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    Misadventures in Housekeeping, Part 2: Magical Hummus Goes “Poof!”

    Lately, I’ve been trying to be resourceful about using up the food at the back of the cupboard, since our grocery delivery service is so busy they can usually only make it once every two weeks, and we are trying to avoid going out as much as possible. If our pretending we live in our little house in the big woods, and making homemade bread instead of running to get some can, help less people get sick, then we are going to do it.

    So, even though we actually live in a big house in the city, with seven kids instead of three, I’ve been trying to find my inner “Ma Ingalls,” because she could make do with almost no stores and make everything from scratch. With varying results–my attempts that is! The most explosive result, so far, came from making homemade hummus.

    If you know my husband at all, you will know he is a hummus connoisseur. Yes, that’s actually a thing. Having been to Israel, and tasted the real deal, he is pretty hard to impress. Not that he won’t eat store-bought or homemade hummus quite cheerfully, but he will often make reference to the truly amazing hummus he had in the Middle East. Probably it’s partly just nostalgia. Doesn’t everything taste better overseas?

    However, like the rebellious obliger that I am, I felt two things:

    1. A challenge to create a really great hummus at home, so it’s not always just “alright.”

    2. The pressure to make it good enough to compete with holiday memory hummus.

    Kinda silly the whole thing. In any case, all we had was dried chick peas, so I soaked them over night. Then, I followed the instructions for “Magical Hummus” from my husband’s Israeli cookbook step by step. Mostly. Ish. After rinsing off the soaked chickpeas, I was supposed to cook them in a pot with baking soda for 40 minutes or so, until super soft and soupy, all the while skimming off the foam bubbles in the top.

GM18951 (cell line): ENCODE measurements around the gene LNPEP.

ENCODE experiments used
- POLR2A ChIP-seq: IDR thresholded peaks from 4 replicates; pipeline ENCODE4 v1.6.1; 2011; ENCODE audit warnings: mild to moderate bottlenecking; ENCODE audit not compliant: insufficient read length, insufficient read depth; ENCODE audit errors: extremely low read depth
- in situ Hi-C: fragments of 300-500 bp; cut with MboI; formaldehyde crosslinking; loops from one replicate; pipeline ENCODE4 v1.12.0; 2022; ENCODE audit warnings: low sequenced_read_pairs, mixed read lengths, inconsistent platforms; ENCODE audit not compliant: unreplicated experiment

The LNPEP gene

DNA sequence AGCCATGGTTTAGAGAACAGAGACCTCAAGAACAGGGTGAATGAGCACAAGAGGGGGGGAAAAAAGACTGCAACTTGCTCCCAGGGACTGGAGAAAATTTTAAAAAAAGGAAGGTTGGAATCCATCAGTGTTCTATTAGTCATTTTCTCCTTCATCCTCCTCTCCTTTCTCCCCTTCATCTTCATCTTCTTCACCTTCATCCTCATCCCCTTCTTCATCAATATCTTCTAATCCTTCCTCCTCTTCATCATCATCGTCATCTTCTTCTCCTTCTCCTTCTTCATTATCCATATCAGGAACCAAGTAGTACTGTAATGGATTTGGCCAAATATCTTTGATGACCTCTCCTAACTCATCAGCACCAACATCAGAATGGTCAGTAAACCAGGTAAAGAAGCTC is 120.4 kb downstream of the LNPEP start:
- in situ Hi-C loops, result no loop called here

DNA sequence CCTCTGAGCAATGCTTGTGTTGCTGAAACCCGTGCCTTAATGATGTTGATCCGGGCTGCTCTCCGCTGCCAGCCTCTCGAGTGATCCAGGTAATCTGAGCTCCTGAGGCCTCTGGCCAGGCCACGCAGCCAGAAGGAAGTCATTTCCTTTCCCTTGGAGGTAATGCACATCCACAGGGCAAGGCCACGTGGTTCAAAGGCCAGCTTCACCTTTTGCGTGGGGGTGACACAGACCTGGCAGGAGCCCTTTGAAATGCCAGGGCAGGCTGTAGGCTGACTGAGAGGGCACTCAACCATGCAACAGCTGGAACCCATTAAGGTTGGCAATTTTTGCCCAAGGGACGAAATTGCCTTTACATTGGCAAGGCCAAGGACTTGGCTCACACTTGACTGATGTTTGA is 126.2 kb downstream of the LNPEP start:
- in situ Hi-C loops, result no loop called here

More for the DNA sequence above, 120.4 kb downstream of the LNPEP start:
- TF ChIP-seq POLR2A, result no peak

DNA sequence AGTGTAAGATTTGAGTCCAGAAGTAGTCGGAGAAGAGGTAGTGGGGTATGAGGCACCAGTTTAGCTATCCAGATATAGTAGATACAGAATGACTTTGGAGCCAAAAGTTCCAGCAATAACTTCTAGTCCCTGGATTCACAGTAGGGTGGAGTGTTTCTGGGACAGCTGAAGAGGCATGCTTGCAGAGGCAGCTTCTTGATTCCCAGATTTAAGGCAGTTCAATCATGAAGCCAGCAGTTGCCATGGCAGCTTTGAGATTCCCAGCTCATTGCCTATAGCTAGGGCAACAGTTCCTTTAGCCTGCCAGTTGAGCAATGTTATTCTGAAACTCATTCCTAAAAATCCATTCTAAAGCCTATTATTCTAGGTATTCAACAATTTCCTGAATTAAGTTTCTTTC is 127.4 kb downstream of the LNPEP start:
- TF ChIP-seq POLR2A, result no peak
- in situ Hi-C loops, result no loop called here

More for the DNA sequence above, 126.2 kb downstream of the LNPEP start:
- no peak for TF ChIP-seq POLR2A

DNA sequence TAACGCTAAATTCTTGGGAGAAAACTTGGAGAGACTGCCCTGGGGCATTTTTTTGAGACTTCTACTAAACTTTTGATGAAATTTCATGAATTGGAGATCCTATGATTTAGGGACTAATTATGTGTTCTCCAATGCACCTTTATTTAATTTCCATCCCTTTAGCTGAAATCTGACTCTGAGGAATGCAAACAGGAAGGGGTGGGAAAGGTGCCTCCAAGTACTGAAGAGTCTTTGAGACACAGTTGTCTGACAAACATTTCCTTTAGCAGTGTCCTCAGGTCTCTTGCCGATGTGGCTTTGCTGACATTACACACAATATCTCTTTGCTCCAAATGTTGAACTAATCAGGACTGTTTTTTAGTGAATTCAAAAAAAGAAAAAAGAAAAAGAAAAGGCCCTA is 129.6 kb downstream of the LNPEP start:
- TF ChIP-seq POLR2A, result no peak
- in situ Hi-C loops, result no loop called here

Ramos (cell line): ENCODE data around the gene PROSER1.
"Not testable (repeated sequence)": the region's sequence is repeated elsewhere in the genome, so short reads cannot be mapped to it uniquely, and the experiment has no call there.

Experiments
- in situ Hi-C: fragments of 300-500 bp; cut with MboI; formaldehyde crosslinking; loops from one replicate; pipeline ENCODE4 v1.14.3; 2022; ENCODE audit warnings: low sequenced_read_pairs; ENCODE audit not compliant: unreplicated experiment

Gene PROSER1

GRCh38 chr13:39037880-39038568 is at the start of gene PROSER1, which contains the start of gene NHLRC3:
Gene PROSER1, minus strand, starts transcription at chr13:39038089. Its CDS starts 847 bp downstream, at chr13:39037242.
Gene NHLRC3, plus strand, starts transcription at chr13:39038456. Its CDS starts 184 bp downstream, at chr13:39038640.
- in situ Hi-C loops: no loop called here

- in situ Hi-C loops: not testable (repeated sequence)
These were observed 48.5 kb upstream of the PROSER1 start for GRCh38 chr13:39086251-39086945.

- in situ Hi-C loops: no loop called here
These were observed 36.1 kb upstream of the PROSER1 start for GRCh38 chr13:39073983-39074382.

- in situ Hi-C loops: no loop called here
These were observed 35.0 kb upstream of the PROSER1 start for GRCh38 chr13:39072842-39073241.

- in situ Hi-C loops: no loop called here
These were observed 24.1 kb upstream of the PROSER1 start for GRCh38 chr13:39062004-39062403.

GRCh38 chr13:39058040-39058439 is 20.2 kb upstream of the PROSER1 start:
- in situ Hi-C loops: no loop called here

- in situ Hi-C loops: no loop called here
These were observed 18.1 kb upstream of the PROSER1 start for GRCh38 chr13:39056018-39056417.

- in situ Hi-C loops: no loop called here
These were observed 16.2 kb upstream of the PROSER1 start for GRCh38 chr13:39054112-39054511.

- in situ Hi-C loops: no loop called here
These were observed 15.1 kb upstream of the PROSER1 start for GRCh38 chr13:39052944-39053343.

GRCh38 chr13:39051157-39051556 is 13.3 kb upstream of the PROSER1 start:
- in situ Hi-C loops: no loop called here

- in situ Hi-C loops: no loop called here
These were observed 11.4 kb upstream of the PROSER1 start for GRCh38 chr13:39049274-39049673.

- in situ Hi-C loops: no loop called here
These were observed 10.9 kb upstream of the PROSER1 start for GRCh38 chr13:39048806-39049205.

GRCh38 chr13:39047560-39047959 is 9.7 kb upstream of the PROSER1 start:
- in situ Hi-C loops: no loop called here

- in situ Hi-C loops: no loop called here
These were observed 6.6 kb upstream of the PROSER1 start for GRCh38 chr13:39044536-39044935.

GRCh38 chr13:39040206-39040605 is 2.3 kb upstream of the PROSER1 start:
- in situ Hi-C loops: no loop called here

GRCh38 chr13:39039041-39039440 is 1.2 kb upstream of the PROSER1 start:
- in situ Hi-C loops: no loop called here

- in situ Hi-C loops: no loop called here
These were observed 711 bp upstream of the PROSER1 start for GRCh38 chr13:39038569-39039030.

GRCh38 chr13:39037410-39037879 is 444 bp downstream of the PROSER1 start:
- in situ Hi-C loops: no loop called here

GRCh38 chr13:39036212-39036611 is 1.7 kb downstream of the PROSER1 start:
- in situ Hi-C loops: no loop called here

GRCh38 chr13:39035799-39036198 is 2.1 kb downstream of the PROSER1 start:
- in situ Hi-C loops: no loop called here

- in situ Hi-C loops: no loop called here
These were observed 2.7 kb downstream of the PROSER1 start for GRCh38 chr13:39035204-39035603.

I don’t have time for that; I’ll just do it in my instant pot.

    Famous last words. Normally, I absolutely love my instant pot. It’s so handy! You can whip up dinner all in one pot in less an half an hour, even if things are frozen, and it comes out tender and delicious. It’s the closest thing to having another woman in the kitchen without polygamy.

    But! I shouldn’t have ignored the instructions about scooping off the foam…and when I flicked open the pressure release valve to let the steam out after cooking the chickpeas for 25 minutes, out came sputtering hot and foul smelling yellow scum!! Aaaagggghhh!!

    I had to throw a towel over the pot to close the pressure valve without getting burned by my hissing, volcanic pot. After wiping chick pea scum off the cupboards and floor, and letting the pressure release naturally, which is what I should have done, I opened the lid to see a mass of bubbly, frothy soupy greyish chick peas, and to smell…. awfulness!!

    Mom, what’s that gross smell?! Eeewww!! Are you making fart soup??

    The house did indeed smell like one giant diaper; the kids weren’t even exaggerating. So I went around laughing like an idiot and opening all the windows and doors and putting the fans on. My poor neighbours!!

    That Eastland family, what are they up to now?

    I thought this attempt at homemakerliness was going to be a total fail, but here’s the suprising part: after I partly drained, then blended the chick peas with lots of tahini, some lemon, garlic, and salt, it turned out great! Except quite a bit too salty…as I was worrying about masking the imagined awful taste…but after I added some water, more lemon and olive oil, it was lovely. And it made a great dressing for homemade falafel, the next day, which surprisingly, turned out just fine, and even satisfied my Middle Eastern loving hubby.

    All’s well that ends well. Sometimes it just really stinks along the way!

    Cereal Bathing

    Since Christmas I’ve been floating in

    periodic luxury…

    the bath bombs my husband gave me from Lush–

    enormous sparkling balls of colour

    which fill our bedroom with exotic perfumes.

    When you drop them in the water,

    they careen around like drunken tennis balls,

    spewing a fuzzy stream of technicolor bubbles.

    The first one was coffee-scented,

    and I had to laugh,

    lying there in a giant creamy latté.

    Another resembled a golden peach,

    and out of its centre came floating

    –unexpected up to my face–

    a perfect little dried flower,

    all pointy and crimson.

    Why all this sweet madness of sparkling bubbles

    from my often-away, hard-working husband?

    They are a silent embrace from afar,

    a wordless thank you for all you do,

    an affirmation of my body’s goodness,

    even, or maybe especially, when it’s exhausted.